Neil Fauerso is a concert organizer/promoter, DJ, and critic, and the co-founder of the record label Unseen Worlds. He lives in a studio apartment.
Welcome to the first installment of Studio Sounds. What follows are some music recommendations of artists I’ve enjoyed in my studio over the last month, broken into four categories: Present and Past (self-explanatory), Future (music I think sounds fast, distant, ahead) and Afterlife (beautiful cosmic music I hope to hear after I die reassuring me that there is a soul and it continues). I hope you can find some time to give these a spin in your studios, whatever they might be.
Leon Vynehall: “Midnight On Rainbow Road”
I believe every person’s favorite music, emotionally, is set at a very young age. You hear the Ramones or Minor Threat or The Refused or The Thermals at age 10 in a treehouse you’re on punk for life. Or you hear Illmatic or Madvillainy or the Da Drought 3 at age 12 in a friend’s brother’s Honda Civic and you’re on rap for life. I grew up in the country outside a very small town in southeast Iowa. They used to throw raves in the adjacent cornfields, but this being 1990-1992 and me being ages 8-10, I was much too young to even really process what a rave was let alone sneak out and attend. But in the summer I kept my windows open and sometimes would wake up to the music coming off the cornfields into my room. Given that it was the Midwest, it likely was Detroit Techno or Chicago House (which I have loved in their own right ever since) but given the distance, distortion and echo and my hazy half-woke state I remember the music as a sort of ambient rhythmic glide, and so I’m on chillout for life. Chillout music to me means many things; it’s not just a Buddha Lounge comp a financier puts on when he’s preparing a Nipponese crudo for his lady. Chillout is Music for 18 Musicians, the first couple of Kraftwerk albums, Can’s Future Days, minimal cassette synth of the ‘80s, Hosono’s electronic records, Manuel Gottsching’s E2-E4; Fingers, Inc. and the icier Larry Heard, Aphex Twin’s Selected Ambient Works, some of the frosted Scandinavian IDM of the late ‘90s and early aughts, and the new analog monks of the Pacific Northwest and British Isles. Basically soothing music you can work, run, drive, and float to. It’s extremely easy to make music like this now (cheap, intuitive software, etc.) and there’s an almost limitless supply of it. A lot of it is generic and sounds like music that would be played in a fancy cocktail bar called Apothecary or Pour.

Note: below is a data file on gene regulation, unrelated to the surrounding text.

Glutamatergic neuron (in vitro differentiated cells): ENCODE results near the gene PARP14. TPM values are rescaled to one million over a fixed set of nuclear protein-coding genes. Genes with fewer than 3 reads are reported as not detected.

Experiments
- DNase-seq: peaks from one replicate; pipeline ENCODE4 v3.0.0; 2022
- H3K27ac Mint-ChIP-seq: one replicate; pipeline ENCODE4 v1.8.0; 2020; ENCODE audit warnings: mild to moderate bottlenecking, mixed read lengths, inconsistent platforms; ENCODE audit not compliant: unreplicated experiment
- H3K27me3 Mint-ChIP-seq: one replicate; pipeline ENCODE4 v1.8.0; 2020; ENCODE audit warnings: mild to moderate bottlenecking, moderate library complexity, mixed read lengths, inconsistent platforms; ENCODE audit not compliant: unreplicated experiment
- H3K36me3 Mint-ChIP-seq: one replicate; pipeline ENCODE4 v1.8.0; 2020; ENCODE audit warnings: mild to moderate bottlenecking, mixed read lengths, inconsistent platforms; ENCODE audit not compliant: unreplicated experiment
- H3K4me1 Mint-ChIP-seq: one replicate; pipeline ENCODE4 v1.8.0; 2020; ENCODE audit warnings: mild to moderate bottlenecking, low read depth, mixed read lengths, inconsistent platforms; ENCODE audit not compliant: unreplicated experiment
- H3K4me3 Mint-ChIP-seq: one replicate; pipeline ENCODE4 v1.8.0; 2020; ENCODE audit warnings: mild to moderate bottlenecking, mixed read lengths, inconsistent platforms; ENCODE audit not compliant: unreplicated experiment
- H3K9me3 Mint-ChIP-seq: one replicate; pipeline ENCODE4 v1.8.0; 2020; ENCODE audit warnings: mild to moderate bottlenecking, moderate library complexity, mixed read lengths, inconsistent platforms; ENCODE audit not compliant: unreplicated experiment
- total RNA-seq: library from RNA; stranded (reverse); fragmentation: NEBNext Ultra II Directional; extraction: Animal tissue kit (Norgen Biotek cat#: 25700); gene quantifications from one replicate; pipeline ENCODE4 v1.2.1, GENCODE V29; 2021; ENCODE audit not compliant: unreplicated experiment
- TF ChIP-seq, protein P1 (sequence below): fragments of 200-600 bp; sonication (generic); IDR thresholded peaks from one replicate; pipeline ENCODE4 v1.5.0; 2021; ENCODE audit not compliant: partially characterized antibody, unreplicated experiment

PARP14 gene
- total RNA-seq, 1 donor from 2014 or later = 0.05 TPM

Some of it rises above the ozone. Leon Vynehall is a British bedroom house producer and “Midnight on the Rainbow Road” was the best track off a compilation poetically entitled Ambient Race Car Music. Just a flawless freeway of lonesome midnight synth elegance. If someone could replace the terrible grunge songs used in the Miami Vice movie with this, I have some Roland gear I’ll trade you.
Gene Clark: “Give My Love to Marie”